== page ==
The international ivory trade was banned in 1989, but estimates are that about 30,000 elephants are still killed each year for their tusks. It can be difficult for anti-poaching workers to figure out whether ivory was obtained legally before the ban or if it's newer. Researchers have developed a way to carbon-date the tusks that might be able to help pinpoint the illegal ivory.
As researcher Kevin Uno explains in Mother Jones, "new tissue forms every day in the elephant's tusk as it eats, with the base containing the newest tissue. Because the carbon absorbed by plants contains radiocarbon from the atmosphere, researchers can match the radiocarbon level in the tissue."
An international team of scientists, including Dr. Uno, determined that the answer can be found with a test measuring the level of radioactive carbon in a piece of ivory.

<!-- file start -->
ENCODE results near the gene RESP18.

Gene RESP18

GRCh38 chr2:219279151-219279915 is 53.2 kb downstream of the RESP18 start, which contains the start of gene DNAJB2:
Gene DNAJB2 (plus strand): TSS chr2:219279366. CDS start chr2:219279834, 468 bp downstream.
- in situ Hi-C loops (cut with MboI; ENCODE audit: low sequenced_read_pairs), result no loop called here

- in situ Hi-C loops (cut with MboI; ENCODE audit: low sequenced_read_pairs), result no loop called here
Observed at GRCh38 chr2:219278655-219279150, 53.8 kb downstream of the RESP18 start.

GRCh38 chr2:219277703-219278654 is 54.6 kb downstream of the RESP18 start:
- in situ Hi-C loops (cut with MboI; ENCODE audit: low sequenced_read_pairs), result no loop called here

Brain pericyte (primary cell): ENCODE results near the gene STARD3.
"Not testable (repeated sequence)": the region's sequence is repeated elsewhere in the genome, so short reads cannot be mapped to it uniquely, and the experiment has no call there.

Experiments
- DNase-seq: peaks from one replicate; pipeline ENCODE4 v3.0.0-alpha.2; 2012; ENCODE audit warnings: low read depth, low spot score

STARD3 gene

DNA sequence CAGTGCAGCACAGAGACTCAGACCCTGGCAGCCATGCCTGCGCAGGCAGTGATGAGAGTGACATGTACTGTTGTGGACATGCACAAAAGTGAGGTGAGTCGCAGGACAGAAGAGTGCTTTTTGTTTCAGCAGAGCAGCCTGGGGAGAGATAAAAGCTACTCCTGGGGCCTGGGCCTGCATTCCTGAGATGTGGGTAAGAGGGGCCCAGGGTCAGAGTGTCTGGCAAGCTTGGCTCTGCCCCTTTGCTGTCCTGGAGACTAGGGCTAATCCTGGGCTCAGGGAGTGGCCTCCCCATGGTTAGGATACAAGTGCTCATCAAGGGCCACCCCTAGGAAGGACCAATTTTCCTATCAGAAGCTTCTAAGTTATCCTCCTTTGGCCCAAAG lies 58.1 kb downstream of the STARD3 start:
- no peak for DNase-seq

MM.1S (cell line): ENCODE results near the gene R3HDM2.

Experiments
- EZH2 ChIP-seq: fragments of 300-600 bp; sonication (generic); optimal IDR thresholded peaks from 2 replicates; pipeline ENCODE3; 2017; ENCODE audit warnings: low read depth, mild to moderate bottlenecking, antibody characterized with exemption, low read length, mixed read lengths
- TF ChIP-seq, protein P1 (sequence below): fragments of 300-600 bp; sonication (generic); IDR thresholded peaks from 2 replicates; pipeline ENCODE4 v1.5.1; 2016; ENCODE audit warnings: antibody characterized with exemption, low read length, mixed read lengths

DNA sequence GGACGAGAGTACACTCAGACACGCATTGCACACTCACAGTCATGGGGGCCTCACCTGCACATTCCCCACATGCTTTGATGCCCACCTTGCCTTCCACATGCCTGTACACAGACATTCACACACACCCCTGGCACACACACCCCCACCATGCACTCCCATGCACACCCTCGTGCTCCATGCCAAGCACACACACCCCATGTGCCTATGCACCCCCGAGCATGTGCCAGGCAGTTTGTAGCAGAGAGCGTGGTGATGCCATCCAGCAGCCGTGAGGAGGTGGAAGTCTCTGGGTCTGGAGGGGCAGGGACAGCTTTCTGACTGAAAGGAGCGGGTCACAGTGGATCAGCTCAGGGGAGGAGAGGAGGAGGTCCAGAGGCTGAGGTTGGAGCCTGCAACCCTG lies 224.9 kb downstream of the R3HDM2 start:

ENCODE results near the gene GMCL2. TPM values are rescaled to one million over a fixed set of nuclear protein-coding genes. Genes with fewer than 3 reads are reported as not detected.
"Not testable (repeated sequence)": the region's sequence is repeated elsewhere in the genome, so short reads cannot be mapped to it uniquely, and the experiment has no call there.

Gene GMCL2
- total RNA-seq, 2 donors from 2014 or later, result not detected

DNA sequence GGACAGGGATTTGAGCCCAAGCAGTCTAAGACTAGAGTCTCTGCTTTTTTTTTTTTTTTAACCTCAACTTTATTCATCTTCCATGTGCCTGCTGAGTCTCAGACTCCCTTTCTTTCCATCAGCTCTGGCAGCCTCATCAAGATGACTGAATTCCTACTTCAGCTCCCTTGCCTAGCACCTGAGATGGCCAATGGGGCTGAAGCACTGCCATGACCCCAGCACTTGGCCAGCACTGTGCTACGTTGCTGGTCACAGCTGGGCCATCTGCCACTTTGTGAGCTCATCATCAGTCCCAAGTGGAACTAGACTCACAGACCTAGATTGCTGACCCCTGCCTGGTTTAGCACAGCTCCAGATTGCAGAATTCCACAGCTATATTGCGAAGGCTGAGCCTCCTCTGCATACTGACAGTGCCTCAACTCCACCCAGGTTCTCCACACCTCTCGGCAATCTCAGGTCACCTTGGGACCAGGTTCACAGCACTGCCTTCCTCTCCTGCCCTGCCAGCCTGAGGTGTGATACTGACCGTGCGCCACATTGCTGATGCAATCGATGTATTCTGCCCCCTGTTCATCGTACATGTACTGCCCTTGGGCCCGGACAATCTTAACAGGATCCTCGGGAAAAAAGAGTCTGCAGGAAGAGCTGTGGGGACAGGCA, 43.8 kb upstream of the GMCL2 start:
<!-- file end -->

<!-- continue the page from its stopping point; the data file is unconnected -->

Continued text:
Atmospheric radiocarbon has been at an especially high level since nuclear weapons testing by the United States and Soviet Union in the 1950s. The radioactive element has been degrading ever since. By matching the amount of radiocarbon in a tusk with the amount in the atmosphere at a given time, the researchers can tell when the tusk grew - and when the elephant was killed.
The findings were published in the Proceedings of the National Academy of Sciences (PNAS). VOA reports that the technique can also be used on other materials, such as rhinoceros horns. The article states that elephants and rhinoceroses are both at risk of becoming extinct due to poaching.
This week, the Obama Administration announced an executive order that VOA reports dedicates $10 million to benefit anti-poaching efforts in sub-Saharan Africa.
Photo credit: Elephant statue at the National Zoo in Washington, D.C. by sharowitz